A Project for Better Journalism chapter
Community Life

May Day 2018

“It’s the most beautiful thing I’ve ever seen.”

Photo by Barrett Carney ’19

Ahhh yes, the now infamous May Day. In the second anniversary of its establishment, the EHS junior class gathered together to set up what was to be an exciting three hours. With an unexpected rescheduling of the start to the festivities, however, the Class of 2019 rushed to complete all of their assigned tasks. This proved not to be an issue for the resilient group of students, and in no time, emails of the earlier start time were sent and the students stood awaiting the arrival of the rest of the EHS community. The water slide was set, snow cone truck in position, hot dogs grilling, and all that was left were the students.

 

Though there proved to be a slow start, faculty children, administration, and students looking for a study break began to pour in. This was not without the support of the newly elected Cheerleaders in training, who suited up in body paint and ran through the dorms and library to remind students that a little fun helps relieve the stress that accumulates from studying. As students began to tie-dye t-shirts, eat Grill & Chill food, and run onto the water slide, members of the junior class helped to maintain the perfect balance between soap, water, and most unexpectedly, milk. Though few people truly understand the new milk phenomena, it played a crucial role in the May Day festivities.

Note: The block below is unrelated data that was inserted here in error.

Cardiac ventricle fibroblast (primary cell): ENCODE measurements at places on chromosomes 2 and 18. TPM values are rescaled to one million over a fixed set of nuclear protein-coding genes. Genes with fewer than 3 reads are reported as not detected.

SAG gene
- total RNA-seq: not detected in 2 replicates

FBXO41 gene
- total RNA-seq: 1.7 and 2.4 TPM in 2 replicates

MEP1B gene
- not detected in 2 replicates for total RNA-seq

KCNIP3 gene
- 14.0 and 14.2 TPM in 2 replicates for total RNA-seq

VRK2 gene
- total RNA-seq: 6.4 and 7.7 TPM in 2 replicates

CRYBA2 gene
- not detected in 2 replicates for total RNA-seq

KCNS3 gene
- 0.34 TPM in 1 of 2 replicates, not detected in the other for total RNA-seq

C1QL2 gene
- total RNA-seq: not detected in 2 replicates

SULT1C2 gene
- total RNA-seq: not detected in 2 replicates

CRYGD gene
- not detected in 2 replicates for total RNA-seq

I, myself, was fortunate enough to partake in a watermelon eating contest in which I embarrassingly beat Millie Pettegrew 13 watermelon consumed to 5. Or at least that is how I remember it. Regardless, this new addition to May Day was undoubtedly popular, as students continuously joined in on the competition. The snow cone truck also proved to be a fan favorite, as students lined up to pour the flavors of their choice in whichever quantity they pleased. When looking around at the sheer joy of students and faculty alike, myself and the rest of the junior class felt confident in our hard work. Head monitor, John Moses’ fearless guidance, however, should not go unnoticed. Without his and the senior monitor’s organization and time, May Day 2018 would not have been as successful as it was.

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